By: LaShawn Encarnacion aka The Dark Knight of Sports
In the world of baseball and MLB, players are continuing to pass milestones that are epic among baseball record books and the history that was once held in the highest of regards. But since the “Steroid Era” came about, no one is so sure as to who was juiced and who was not.
Barry Bonds for example. His numbers before the era were already on hall-of-fame pace but after the 1998 season and his very “questionable” bulk up, his numbers continued to pile on, the home run ones in particular. So Bonds is always in question, not to mention that he openly admitted to using “The Clear” but never knew what it was for.
Why is brought up? For this reason, there are two current players in MLB today breaking records. The New York Yankees Alex Rodriguez and the LA Angels Albert Pujols.
Earlier this season, Rodriguez was on ESPN alert as he was approaching Willie May’s for fourth all time in home runs. ESPN went into the game as did MLB and this happened:
Got plenty of media attention. This from a person who not only was clearly linked to steroids but lied about it AND cost a number of innocent people their jobs. YET, Alex Rodriguez continues to pass records this season. He has become 3rd on the all-time RBI list and quickly closing in on 3,000 hits, which for most is a guaranteed ticket into baseball immortality.
MEANWHILE another franchise player located in California hits major milestone with little public publicity. The Angels Albert Pujols (who was in Tampa playing the Rays, who was never linked to steroid use, passed Mickey Mantle for 16th on the all time home run list and with two more home runs, will become 15th by passing former Philadelphia Phillies legend Mike Schmidt. Here is that historic bomb by Pujols:
Just goes to show there is a difference is coverage when two very familiar faces in MLB on similar historical paths can get so different media coverage.
Pujols, in Tampa with a very small crowd, little sports coverage.
ARod, a New York Yankee, the biggest sports market in the country, a network that OWNS most of the baseball coverage, can even get top billing on ESPN and Fox Sports.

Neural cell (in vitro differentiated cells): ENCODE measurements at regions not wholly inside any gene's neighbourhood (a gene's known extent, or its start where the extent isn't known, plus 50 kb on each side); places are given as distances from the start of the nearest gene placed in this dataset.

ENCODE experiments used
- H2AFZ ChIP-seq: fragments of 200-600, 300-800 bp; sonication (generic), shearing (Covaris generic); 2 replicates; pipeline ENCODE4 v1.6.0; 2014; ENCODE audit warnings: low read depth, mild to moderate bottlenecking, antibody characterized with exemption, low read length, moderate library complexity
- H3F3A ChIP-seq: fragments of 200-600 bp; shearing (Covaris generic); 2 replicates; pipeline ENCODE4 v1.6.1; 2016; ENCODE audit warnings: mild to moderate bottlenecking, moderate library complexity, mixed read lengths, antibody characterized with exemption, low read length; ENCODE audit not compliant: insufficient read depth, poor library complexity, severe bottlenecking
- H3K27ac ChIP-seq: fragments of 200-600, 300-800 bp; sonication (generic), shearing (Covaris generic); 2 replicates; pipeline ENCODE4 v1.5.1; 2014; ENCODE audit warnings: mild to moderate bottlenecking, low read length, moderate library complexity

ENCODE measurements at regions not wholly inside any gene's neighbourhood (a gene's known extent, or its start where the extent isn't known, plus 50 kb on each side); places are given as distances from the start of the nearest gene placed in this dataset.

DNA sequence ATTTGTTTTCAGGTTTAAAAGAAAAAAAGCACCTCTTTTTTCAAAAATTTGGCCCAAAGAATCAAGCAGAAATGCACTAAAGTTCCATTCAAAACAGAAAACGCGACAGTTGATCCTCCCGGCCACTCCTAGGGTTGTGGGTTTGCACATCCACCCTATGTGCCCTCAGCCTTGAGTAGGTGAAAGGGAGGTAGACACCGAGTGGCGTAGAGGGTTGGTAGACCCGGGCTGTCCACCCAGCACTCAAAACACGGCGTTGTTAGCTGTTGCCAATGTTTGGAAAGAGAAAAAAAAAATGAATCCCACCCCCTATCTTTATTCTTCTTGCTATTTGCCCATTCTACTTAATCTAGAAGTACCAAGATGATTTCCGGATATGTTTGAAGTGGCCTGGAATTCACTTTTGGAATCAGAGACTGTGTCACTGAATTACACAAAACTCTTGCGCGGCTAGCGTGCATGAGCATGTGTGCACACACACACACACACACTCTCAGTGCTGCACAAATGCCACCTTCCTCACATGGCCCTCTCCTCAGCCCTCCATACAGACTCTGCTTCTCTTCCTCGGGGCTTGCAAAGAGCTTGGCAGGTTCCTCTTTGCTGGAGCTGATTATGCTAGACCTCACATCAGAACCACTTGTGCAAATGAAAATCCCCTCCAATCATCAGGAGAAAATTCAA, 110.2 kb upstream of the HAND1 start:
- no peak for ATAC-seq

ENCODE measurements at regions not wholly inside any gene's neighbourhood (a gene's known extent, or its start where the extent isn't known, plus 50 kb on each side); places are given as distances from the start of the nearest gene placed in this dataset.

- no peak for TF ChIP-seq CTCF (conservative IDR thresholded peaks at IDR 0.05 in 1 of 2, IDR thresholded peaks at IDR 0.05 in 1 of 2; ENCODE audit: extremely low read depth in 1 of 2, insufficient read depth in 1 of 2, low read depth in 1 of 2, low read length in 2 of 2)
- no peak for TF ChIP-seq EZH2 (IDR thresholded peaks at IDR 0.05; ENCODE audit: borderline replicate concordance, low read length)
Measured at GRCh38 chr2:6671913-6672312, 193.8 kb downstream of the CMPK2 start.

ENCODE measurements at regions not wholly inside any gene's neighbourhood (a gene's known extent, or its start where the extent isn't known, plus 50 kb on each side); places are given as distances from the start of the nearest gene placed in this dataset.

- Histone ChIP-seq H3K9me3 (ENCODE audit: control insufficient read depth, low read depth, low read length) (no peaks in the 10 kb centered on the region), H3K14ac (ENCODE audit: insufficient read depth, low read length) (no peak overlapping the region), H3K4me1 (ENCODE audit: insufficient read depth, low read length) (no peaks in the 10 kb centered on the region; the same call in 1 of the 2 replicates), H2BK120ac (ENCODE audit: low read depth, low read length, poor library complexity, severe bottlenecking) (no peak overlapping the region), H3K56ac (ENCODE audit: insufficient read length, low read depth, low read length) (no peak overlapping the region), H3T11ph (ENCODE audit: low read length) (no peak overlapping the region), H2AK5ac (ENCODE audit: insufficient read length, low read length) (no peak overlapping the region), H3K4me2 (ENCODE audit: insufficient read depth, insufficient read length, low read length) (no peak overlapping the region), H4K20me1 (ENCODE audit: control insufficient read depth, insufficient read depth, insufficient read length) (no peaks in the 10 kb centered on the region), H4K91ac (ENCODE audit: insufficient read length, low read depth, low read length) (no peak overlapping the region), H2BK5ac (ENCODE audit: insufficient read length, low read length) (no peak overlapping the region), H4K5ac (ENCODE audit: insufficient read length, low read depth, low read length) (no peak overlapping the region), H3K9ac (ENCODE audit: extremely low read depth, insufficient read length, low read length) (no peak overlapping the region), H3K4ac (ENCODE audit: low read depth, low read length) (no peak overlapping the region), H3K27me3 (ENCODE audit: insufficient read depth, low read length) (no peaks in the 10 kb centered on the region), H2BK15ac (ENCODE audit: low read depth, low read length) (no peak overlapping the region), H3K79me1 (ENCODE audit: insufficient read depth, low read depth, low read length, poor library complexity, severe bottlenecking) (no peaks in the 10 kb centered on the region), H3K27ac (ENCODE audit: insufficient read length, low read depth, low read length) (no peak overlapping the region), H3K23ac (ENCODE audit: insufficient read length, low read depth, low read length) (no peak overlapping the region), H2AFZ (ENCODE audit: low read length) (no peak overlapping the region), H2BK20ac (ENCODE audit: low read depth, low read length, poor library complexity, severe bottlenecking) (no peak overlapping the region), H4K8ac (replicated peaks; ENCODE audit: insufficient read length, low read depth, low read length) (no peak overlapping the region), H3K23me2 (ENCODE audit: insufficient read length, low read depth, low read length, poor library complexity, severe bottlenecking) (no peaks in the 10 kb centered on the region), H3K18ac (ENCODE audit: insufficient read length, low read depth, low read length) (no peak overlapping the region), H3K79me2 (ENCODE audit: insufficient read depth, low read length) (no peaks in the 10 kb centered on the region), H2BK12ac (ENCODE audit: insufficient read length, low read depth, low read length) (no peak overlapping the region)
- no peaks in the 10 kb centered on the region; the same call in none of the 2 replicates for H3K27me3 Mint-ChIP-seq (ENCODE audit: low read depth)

Brings it all back to the original theme to this article, “Good History, Bad History.” But to really get a handle on this concept, keep this question in mind, “What would I want the next generation to learn?”
Here we go.
There is no secret about the Steroid Era and how it has tainted the game of baseball. Moving forward however should players who have been proven to have used be allowed to influence the younger generation while getting all the media attention while other players who are doing similar milestones and NOT linked to the steroid era get put into the background and not allowed to shine through, to be better role models for the next generation?
Should the hall-of-fame in MLB just open a NEW wing and call it the Steroid Era wing which would allow for ALL players who have the number into the hall-of-fame but also documented as users while taking up spaces of players who were not linked and yet they get bumped off the consideration list? What does that say to the next generation of players and fans?
This must be said because MLB prides itself on its supposed rich history and the integrity of the game. Well the integrity is a wash and for the next generation, “Honesty is the Best Policy.” Not just for MLB itself but for the media coverage of MLB and all sports gets. To help remind the current generation as well as future generations that while there is some bad history, it is the good history we choose to live with and pass along to the ones we leave behind.
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